Whatever its exact origins, bisteeya is an extravagant and magical dish, almost as much an event as it is sustenance. Imagine crisp, gossamer-thin pastry encasing layers of spiced chicken, lemony eggs, tangy onion sauce and butter-fried almonds, baked until golden and then liberally dusted with cinnamon and sugar. Though the combination may sound peculiar, the taste is anything but – a single bite encompasses everything from spicy to herbal, sour to pungent, nutty to creamy, salty to sweet. While it is traditionally eaten as a first course of a large celebration meal, a huge communal pastry laid out for everyone to tear into with their fingers, it is hearty and filling enough to serve as the pièce de résistance of a considerably smaller affair. But whether you serve it as part of a no-holds-barred feast or a simple dinner with mint tea and a salad, it is a truly spectacular dish, and one I daresay would beat the pants off all the sardine sorbet in the world.
Source: Adapted from several sources, including Wolfert’s Couscous and Other Good Foods from Morocco, and Claudia Roden’s New Book of Middle Eastern Food
Notes: True bisteeya is made with warka pastry, not filo, so if you have a source for it, by all means use it instead. Alternatively, Wolfert gives a technique for making it yourself in her book. Also, though bisteeya in Morocco is usually served with pigeon meat, this recipe uses more commonly available chicken – however if you can find pigeon or squab, feel free to use it instead, substituting two whole birds for the chicken thighs.
For the chicken:
4 tablespoons (60g) butter
2 medium onions, peeled and finely chopped
3 cups (750ml) chicken stock
8 chicken thighs, bone-in
4 cloves garlic, peeled and chopped
knob of fresh ginger (about 1/2 inch/1 cm long), peeled and minced
pinch saffron threads, crumbled
1/2 teaspoon salt, or to taste (depends on your stock)
1 teaspoon cinnamon
1 teaspoon black pepper
1/2 teaspoon ground ginger
1/4 teaspoon cayenne pepper (or to taste)
For the eggs:
small bunch flat-leaf parsley, chopped (about 1/2 cup)
small bunch cilantro/coriander, chopped (about 1/2 cup)
2 tablespoons lemon juice
8 large eggs
For the almonds:
2 tablespoons (30g) butter
1/2 lb. (225g) blanched almonds
1/2 cup (50g) powdered/icing sugar, sifted
2 teaspoons ground cinnamon
1 lb. (450g) filo dough, defrosted if frozen
8 tablespoons (125g) butter, melted
3-4 tablespoons powdered sugar
1 teaspoon cinnamon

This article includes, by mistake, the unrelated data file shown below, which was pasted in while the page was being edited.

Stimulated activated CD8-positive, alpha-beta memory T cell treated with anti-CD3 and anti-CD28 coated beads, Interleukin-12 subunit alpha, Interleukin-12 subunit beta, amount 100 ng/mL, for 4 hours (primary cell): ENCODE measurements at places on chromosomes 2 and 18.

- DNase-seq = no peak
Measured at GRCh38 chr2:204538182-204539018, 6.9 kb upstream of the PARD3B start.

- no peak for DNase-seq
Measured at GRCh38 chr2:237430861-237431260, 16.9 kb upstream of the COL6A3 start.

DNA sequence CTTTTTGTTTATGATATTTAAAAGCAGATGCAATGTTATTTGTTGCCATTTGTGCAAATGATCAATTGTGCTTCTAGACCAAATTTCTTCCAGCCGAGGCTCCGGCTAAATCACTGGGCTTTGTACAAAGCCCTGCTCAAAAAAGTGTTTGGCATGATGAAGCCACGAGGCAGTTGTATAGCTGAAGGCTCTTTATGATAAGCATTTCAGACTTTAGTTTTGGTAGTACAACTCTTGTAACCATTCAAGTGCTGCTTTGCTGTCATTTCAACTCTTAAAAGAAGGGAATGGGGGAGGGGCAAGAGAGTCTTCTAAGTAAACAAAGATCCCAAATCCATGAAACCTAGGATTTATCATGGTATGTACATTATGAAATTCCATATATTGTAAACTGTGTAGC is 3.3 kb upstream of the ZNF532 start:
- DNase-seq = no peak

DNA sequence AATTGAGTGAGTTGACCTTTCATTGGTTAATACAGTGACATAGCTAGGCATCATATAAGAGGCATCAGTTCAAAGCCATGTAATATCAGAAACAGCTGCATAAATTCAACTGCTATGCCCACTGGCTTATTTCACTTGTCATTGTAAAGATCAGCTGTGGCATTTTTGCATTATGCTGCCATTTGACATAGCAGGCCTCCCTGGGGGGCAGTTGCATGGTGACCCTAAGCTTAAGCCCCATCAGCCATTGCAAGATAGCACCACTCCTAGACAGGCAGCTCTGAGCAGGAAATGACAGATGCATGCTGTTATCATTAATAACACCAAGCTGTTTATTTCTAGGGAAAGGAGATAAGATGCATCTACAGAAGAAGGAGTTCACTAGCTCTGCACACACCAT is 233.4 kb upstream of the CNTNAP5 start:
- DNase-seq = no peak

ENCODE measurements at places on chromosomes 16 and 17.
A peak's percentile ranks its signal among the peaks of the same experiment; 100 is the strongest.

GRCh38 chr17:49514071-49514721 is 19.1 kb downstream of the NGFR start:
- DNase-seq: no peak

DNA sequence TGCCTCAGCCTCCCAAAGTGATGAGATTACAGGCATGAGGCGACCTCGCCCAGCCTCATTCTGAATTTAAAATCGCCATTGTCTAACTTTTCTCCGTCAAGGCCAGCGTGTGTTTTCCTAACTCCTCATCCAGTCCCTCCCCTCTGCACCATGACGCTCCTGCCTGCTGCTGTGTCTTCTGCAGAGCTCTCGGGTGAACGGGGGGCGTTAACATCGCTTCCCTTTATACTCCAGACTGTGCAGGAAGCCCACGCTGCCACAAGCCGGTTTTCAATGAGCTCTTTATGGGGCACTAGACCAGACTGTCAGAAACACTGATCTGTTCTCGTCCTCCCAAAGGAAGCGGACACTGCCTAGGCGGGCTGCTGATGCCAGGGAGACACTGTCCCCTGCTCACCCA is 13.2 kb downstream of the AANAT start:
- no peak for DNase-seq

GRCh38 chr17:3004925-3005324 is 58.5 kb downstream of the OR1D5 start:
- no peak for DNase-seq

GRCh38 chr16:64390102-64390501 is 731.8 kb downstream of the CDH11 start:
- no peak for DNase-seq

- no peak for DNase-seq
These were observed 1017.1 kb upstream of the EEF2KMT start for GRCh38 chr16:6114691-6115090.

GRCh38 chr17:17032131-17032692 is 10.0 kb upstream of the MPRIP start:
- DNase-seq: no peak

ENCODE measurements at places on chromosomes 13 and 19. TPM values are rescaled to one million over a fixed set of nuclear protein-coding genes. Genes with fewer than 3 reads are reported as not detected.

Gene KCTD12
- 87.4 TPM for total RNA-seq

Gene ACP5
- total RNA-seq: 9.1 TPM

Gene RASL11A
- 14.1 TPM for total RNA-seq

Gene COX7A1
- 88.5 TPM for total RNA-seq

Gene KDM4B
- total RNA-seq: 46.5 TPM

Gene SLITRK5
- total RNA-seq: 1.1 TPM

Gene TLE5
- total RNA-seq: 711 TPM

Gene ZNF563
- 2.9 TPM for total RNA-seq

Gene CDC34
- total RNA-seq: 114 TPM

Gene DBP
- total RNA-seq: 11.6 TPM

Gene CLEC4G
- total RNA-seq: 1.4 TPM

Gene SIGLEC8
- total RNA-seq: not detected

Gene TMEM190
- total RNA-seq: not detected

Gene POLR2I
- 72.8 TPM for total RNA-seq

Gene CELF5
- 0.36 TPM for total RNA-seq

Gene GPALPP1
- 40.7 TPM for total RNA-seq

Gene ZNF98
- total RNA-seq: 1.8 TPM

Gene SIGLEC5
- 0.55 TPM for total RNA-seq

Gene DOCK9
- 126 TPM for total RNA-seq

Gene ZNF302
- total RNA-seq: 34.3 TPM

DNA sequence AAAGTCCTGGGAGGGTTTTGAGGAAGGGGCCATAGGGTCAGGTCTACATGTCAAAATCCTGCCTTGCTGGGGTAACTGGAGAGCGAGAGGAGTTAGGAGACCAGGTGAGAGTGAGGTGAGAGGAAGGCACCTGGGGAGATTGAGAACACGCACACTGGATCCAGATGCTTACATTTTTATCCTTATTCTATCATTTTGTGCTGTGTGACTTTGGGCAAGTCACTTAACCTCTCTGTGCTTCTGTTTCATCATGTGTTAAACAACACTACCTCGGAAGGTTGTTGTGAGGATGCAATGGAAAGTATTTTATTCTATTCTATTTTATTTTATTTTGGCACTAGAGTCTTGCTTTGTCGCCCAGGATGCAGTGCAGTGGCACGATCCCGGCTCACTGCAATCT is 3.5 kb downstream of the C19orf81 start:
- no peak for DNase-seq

flaked toasted almonds, for decoration (optional)
Melt the butter in a
large, heavy pot and saute the onions over medium-low heat, stirring frequently, until they are soft and golden and beginning to fall apart, about 25-30 minutes. Add the chicken and the rest of the ingredients for the chicken (keep in mind that the sauce will be reduced later, so add salt accordingly), bring to a boil, cover, lower heat, and simmer gently for an hour and a half, until the chicken is falling off the bone. If you have the time, allow the chicken to cool completely in the broth – this will really improve its flavor and succulence. If not, remove it from the cooking liquid and let it cool enough to handle. When it has, shred the meat into bite-sized pieces, discarding bones and skin. Set aside.
Meanwhile, boil the cooking liquid until it has reduced to about 1 cup (250ml). Add the lemon juice and simmer a couple of minutes. Taste for salt and add more if needed – the reduced broth should be very well seasoned but not overly salty. Beat the eggs with the parsley and cilantro. Slowly add the beaten eggs to the reduced sauce and stir constantly with a wooden spoon until the eggs have congealed into a thick curd and most of the liquid has evaporated. Cool.
For the almonds, melt the butter in a skillet over medium heat and sauté the almonds until lightly browned. Remove, drain on paper towels, chop them finely, and combine with the sugar and cinnamon.
About an hour before eating, preheat the oven to 400F/200C.
Unroll the filo and put the leaves under a damp towel to keep them moist while you are working. Brush the bottom of a pizza pan, paella pan, or very large cake pan with the melted butter. Layer the bottom of the pan with leaves of filo until the entire surface is covered and the filo extends about 2 inches outside the pan in all directions. Brush each layer of the filo generously with butter. Layer the filo up 4 sheets deep, brushing the top with butter. Sprinkle half of the almond-sugar mixture evenly over the surface. Continue layering another 4 layers of buttered filo over the almonds, again brushing the top layer with butter.
Spread the shredded chicken evenly over the surface. Cover with the egg mixture. Fold the overhanging edges in to cover the egg layer and brush with butter. Add another 4 layers of filo, tucking them down around the sides like bedsheets. Sprinkle the top with the remaining almond-sugar mixture, finishing up with a final 4 layers of filo. Trim any edges of filo that can’t be neatly tucked underneath. Brush the top liberally with butter.
Bake for 20 or 25 minutes until the top leaves are golden. Remove the pan from the oven, carefully invert onto a large buttered baking sheet, brush with any remaining butter, and bake 10 minutes more.
Dust the top with powdered sugar and cinnamon and sprinkle with flaked almonds, if desired. Serve immediately.